5. Suzy Norman Writes May 12, 2012 at 17:33 #

    An excellent point about breakdowns. Really this is worse for a child than no placement at all. When you’re being scrutinised as a potential adopter it’s too easy to forget this. I do think though, 6 months is still a lengthy period of time and enough to ween the idealists from the committed. Social workers can differentiate them very early in the process (as we found out).

  6. Sally Donovan May 13, 2012 at 08:14 #

    It is so easy to put measures in place and inadvertantly end up with unintended consequences. I feel that unless adoption breakdown/success is measured somehow, then there will never be a feel for the quality of placements, only the quantity. And you are right, post-adoption support is another crucial piece of the puzzle. Without it placements can come down like a house of cards.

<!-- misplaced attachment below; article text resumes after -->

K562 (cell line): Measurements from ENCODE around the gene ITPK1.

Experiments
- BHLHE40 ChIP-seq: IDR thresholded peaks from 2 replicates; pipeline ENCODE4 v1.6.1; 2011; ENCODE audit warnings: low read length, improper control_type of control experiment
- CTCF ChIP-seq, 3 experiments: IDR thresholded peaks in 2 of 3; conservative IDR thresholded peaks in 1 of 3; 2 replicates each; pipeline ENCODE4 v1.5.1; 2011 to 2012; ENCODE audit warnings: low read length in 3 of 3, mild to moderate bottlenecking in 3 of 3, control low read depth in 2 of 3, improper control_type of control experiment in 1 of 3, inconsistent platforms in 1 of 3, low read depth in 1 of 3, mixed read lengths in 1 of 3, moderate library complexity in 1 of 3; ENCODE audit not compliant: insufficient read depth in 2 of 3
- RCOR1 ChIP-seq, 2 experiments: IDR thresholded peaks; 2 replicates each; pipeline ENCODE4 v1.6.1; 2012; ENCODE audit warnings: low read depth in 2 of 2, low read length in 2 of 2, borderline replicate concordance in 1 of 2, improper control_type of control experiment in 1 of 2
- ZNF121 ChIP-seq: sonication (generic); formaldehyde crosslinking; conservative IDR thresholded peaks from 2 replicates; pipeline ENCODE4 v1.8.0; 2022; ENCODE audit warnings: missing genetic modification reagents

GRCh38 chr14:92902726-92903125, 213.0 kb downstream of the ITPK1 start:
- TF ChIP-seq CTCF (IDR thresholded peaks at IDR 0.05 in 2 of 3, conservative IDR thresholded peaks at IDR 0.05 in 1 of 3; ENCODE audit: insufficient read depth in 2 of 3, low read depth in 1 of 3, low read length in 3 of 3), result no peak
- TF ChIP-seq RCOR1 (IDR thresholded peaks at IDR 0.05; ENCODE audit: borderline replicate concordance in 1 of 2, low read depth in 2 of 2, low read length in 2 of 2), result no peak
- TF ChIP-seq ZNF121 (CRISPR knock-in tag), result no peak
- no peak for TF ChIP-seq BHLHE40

Great post.

  7. Adoptive Mommy May 15, 2012 at 22:27 #

    The longer our children in care the worse for them when they move on but on balance a delay would never be as bad as an adoption breakdown. If they shorten the procedures then they need to ramp up the already inadequate post adoption care. I have a friend who is currently fighting for help, she adopted from a different LA to the one where she lives and neither LA is interested in providing support which she desperately needs. I live in an area where the PAS seems to be excellent but I do wish it had been pushed more right from the beginning, far too much emphasis is placed on pre-adoption training but not nearly enough afterwards.